Las Vegas

While we haven’t done any sliding here firsthand, the following are some favorite hot sliding spots. If you take your kids, you’re not alone: according to the local visitors’ bureau, 3.5 million families are expected to visit Vegas this year.

Flamingo Las Vegas Though you’ll need to keep Junior away from the Go Pool (adult swimming, literally), the main pool is a 15-acre tropical fantasy of interconnecting lagoons and cascading waterfalls plus a seasonal waterslide. And if there’s been too much physical activity, rent out one of the private cabanas complete with LCD TV (Sponge Bob, anyone?), mini fridge and a personal host. Why not—it’s Vegas! 800.732.2111,

Mandalay Bay Raging Waters meets resort, with a seven-foot-deep wave pool, lazy winding river, three swimming pools and 2,700 tons of real sand (not from the desert). 877.632.7000,



Grand Wailea “Please, can we go to the place with the mountain slide?!” is my girls’ reaction at the mere mention of a trip to Maui. This is the very response planners at the Grand Wailea intended when they opened their Wailea Canyon Activity Pool back in 1991. Last winter they completed a $1.6 million renovation of the seven separate pools and waterslides, water elevator, Jacuzzis and baby beach (a shallow sandy area). Crowds, chaos and copious chlorine aside, it is a lot of fun. Stay at the resort or just across the street at the new Ho’olei at Grand Wailea, featuring two-story townhomes with kitchens, private elevators, attached garages and exclusive services. 808.875.1234,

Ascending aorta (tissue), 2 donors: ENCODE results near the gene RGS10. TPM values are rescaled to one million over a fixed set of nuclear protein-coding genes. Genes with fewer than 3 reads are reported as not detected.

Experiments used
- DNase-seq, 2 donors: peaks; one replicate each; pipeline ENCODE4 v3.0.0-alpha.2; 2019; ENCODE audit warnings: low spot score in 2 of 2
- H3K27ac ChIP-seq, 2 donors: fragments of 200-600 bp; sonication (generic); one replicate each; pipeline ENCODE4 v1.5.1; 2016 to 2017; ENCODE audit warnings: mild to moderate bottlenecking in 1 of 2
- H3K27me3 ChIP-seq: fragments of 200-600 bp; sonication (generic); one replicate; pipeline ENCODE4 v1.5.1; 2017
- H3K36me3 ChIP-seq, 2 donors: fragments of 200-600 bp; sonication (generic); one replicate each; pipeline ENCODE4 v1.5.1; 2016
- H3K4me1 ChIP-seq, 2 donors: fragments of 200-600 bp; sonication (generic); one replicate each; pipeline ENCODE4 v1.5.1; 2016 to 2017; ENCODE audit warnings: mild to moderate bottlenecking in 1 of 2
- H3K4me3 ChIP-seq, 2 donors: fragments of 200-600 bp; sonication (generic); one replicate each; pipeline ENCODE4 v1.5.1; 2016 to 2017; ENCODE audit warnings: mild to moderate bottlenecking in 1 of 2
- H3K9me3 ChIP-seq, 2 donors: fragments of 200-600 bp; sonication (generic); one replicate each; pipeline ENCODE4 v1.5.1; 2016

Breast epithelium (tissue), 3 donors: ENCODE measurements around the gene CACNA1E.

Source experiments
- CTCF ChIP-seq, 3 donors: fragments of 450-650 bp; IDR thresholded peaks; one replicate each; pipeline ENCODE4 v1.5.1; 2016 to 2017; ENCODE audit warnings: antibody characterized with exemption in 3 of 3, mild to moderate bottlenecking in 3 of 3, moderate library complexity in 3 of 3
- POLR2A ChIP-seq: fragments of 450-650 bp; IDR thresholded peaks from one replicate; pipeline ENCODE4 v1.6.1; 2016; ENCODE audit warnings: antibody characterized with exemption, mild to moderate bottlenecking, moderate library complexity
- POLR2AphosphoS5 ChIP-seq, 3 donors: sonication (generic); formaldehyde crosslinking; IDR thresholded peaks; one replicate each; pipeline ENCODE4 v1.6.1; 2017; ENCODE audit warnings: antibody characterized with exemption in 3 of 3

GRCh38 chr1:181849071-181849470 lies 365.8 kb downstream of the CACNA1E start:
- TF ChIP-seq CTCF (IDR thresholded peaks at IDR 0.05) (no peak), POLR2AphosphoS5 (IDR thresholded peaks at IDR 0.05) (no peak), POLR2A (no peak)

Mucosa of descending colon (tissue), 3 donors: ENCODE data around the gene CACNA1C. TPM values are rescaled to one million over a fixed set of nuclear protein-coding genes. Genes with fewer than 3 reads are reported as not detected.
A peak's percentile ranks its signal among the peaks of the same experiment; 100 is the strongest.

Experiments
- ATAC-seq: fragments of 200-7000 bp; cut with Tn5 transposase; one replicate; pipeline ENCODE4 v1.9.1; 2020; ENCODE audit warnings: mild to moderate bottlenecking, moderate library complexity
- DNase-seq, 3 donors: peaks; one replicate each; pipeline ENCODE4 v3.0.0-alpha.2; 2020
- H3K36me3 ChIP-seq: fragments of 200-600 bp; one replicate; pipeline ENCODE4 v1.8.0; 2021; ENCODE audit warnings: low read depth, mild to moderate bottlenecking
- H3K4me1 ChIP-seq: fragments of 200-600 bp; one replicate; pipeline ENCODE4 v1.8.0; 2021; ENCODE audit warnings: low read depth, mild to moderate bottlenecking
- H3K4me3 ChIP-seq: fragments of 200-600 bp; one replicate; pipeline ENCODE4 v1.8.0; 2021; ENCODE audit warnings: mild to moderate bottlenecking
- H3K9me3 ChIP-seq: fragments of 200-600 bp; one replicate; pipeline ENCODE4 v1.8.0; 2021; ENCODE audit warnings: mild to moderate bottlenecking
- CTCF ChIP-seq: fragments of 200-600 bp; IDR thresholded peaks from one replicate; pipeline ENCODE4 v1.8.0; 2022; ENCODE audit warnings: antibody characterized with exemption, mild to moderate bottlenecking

The Westin Maui Resort & Spa A definite highlight for Tiburon’s Carlin family when they vacationed here was the 87,000-square-foot pool area, which includes five swimming pools, two waterslides, a swim-through grotto with twin waterfalls and a hidden whirlpool. “Rori loved seeing the flamingos and parrots around the property, as much as going on the big slide with Dad,” Lisa recalls. “The fact that the kids were entertained gave us a vacation too.” 808.667.2525,

The Hyatt Regency Maui Resort & Spa Another super-slide on the Ka‘anapali coast is at the oceanfront 3,000-square-foot Napili Pool and Keiki Lagoon. This aquatic playground features a rope bridge, a 25-foot slide, a sand-covered island at the center of the pool, water fountains that spout up to 10 feet high and tide pools. 808.661.1234,


Hilton Hawaiian Village This kid-friendly icon of Waikiki has just completed a multipool renovation. The biggest addition is the Paradise Pool (the property’s sixth), with a 77-foot slide. The hotel sits along Waikiki’s widest stretch of beach, adjacent to the Duke Kahanamoku Lagoon, which provides an additional water recreation area for parents and kids. Besides water-soaked activities, kids can interact with the property’s wildlife including penguins, along with flamingos, turtles and koi. There are kids’ meals in the restaurants, and at Mandara Spa, there’s even a YSPA program which offers salon services to kids, and special spa treatments for those who are at least 16 years of age. 808.949.4321,

Turtle Bay Recently featured in the comedy Forgetting Sarah Marshall, this North Shore resort boasts the island’s biggest hotel slide, measuring 80 feet. “My boys loved the slide,” recalls Susan Hauser of Mill Valley, who visited here with her two sons West, 3, and Charlie, 2. “They were fearless. They also loved the minuature golf course.” The slide empties into one of the property’s two outdoor heated pools. 808.293.6000,